If an attribute exists but is not defined (empty) for this particular user, the behavior depends on where the attribute is used. An empty attribute can occur, for example, if you have set up a Country attribute, but the current user has no value defined for Country.
For pre-filters, an empty attribute is interpreted based on the field's data type as described below.

For a field of type string, an empty attribute is interpreted as an empty string: ""

For a boolean field, and empty attribute is interpreted as FALSE.

For numeric and date fields, an error will occur.

For derived table queries and custom joins, the attribute will fail in most cases. However, in some cases, JasperReports Server will consider the resulting expression to be valid, with potentially unexpected results, so be cautious when using attributes in this part of your design.
For schema names, the default schema is used. The default schema must be defined in the XML Domain design file. See Default Schema for more information.

Using Attributes for Pre-Filters

For example, you can use attributes to create a pre-filter for a country. Instead of a static filter that filters out data for every country except the USA, you could create a filter that only shows data for the logged-in user's country. To do this, you would create a Country attribute for your users in their profiles and enter the name of their country, which must match one of the country names used in the Domain's data source. Then, when creating the pre-filter, you can use the parameter attribute('Country') to filter out data for all countries except the user's country.

For pre-filters, the data type for the attribute is automatically based on the filtered column's type. For example, if you are creating a filter based on a Date column, the attribute parameter will return a Date value.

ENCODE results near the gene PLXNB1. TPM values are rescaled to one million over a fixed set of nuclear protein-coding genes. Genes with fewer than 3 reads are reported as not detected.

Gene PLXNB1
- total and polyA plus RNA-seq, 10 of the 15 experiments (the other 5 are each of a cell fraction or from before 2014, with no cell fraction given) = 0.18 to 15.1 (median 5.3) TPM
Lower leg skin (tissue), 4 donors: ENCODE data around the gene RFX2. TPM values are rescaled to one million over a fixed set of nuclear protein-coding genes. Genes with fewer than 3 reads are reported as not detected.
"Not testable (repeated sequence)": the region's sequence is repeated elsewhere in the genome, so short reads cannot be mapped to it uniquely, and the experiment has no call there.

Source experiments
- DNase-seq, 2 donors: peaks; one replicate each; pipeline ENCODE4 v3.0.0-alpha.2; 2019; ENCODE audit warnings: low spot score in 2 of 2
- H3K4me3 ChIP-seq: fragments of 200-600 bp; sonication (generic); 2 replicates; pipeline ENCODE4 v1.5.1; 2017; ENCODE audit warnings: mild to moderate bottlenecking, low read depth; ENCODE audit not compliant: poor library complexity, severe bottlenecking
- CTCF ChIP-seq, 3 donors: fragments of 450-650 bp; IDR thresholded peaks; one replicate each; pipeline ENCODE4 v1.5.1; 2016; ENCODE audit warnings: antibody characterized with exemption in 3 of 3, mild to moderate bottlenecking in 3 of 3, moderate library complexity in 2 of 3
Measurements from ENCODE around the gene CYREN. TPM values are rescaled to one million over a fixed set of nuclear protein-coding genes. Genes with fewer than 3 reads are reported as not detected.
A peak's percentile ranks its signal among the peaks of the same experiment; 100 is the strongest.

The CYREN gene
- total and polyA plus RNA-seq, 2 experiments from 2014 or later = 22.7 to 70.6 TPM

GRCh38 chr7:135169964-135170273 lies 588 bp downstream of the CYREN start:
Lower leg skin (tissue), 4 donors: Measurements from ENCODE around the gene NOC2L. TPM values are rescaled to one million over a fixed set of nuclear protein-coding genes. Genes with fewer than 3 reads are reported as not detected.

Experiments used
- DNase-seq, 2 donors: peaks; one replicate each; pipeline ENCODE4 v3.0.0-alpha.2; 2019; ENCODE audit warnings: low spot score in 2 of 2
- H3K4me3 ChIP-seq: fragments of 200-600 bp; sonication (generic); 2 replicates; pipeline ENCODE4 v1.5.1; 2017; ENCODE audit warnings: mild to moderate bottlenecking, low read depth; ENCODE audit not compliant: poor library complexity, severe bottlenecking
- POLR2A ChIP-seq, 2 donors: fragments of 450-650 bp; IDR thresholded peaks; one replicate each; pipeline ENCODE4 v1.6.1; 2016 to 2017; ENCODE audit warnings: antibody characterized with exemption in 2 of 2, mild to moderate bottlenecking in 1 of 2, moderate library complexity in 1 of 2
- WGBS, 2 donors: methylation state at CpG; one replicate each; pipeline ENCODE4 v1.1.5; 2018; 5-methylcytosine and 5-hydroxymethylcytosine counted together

Using Attributes for Schema Names

You can use attributes to choose a schema in your database. For example, suppose you have schemas named dev and qa in your database. You could create a server-level attribute and set it to dev on one server and qa on another. You can then use the attribute for the database schema in your Domain. Similarly, in a multi-organization deployment, you could have different schemas for different organizations, and set an organization-level attribute to choose which schema to access.

The Domain Designer needs a concrete schema to read and display tables. When you use an attribute for a schema name, the Domain Designer automatically substitutes the current value of the attribute. For the example above, if you use the Domain Designer on a server where the attribute is set to dev, the Domain Designer displays the dev schema in the Selected Schemas list and in the Select Data panel. You will see the tables and columns in the dev schema in the Domain Designer UI. Any joins, pre-filters, or presentation sets you create are based on that dev schema.

To find the underlying attribute for a schema, go to the Data Management tab, select the database in the Data Structure panel, and then click on the schema name in the Selected Schemas list. The attribute details appear in the You may also use an attribute for the schema name: text box.

When you use an attribute for a schema name, the Domain will fail if the schema is missing. You can optionally set a default schema in the Domain design file. The default schema is used whenever the schema is missing or undefined. See Default Schema for more information.